Have you renewed your contracts and handbook recently?
The role of the handbook is to sit alongside the contract of employment / service agreement as a non-contractual document that sets out many important policies. It can help to steer culture and engagement.
The terms should be non-contractual meaning you can amend them at any time, which is very useful for you as the handbook contains a lot of policies that are constantly changing in employment law – for example maternity and paternity provisions.
It is important for businesses to have a handbook to ensure that procedures are clear. For example, a grievance procedure. If an employee has a grievance, without a set procedure to follow it can get a bit messy. For example, who does the employee report this to? How is it dealt with? What are the time frames they can expect to hear back in? Having this in place can minimise disruption to employment by providing a clear procedure for the employee to follow, and correspondingly a clear procedure for the employer to follow to ensure the grievance is adequately dealt with.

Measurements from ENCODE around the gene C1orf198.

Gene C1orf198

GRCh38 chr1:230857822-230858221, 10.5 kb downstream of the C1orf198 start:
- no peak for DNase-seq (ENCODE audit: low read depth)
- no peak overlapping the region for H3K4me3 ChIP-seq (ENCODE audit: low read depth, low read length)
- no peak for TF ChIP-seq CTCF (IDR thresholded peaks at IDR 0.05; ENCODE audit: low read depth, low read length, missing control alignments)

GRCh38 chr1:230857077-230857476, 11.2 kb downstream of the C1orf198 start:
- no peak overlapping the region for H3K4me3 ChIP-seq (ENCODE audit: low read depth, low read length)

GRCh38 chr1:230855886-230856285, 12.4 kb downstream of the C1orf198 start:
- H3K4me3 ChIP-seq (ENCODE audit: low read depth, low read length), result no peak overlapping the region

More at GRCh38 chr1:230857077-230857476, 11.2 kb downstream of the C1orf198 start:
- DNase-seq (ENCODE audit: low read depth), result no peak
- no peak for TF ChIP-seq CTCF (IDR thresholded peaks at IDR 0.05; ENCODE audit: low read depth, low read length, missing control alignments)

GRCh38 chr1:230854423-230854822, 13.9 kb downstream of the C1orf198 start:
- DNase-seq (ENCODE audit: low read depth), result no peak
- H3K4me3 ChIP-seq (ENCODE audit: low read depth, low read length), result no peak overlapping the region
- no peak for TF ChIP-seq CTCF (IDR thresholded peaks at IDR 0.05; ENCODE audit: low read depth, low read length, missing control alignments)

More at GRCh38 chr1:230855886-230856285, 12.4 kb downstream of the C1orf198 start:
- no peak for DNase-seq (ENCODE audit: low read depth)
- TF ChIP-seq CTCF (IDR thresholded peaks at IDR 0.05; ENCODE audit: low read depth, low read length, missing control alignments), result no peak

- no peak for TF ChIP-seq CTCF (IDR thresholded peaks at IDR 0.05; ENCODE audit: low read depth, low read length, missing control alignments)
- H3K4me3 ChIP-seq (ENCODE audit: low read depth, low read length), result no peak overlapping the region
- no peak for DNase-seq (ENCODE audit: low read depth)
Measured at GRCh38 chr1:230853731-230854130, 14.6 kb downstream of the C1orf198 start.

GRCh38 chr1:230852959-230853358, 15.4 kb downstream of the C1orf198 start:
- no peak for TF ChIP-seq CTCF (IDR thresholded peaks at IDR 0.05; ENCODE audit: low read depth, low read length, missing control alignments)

We generally draft grievance policies in a way that employees are encouraged to resolve their issue informally in the first instance, which helps promote an amicable environment and reduces the need for formal and often stressful grievances.
In terms of disciplinary procedures, it is a requirement under the Employment Rights Act 1996 that you must have a statement on the procedure applicable to the taking of disciplinary decisions relating to an employee. This is important because in the instance that an employee is responsible for any kind of misconduct, having a procedure in place setting out what the disciplinary procedure will be minimises the potential for the employee to then dispute.
For maternity, paternity, adoption and shared parental leave, as well as time off for antenatal appointments and adoption appointments, these are all provisions employees are entitled to and setting these out for employees is greatly helpful for them to know what they are entitled to.
Another increasingly important policy is that of a whistleblowing policy. Encouraging a culture where concerns are reported at an early stage will make it easier for management to take effective action to address concerns and avoid more serious regulatory breaches or reputational damage. The presence of an effective policy makes it less likely that a worker's disclosure to an external agency (particularly to the press) would be protected under the whistleblowing legislation.
Again use of Social media should also be clearly set out in a policy and included in a handbook.
If you have any questions in relation to handbooks and employment contracts, contact Louise Holder or a member of the EMW Employment team on 0345 070 6000, who will be able to assist you with any queries you may have.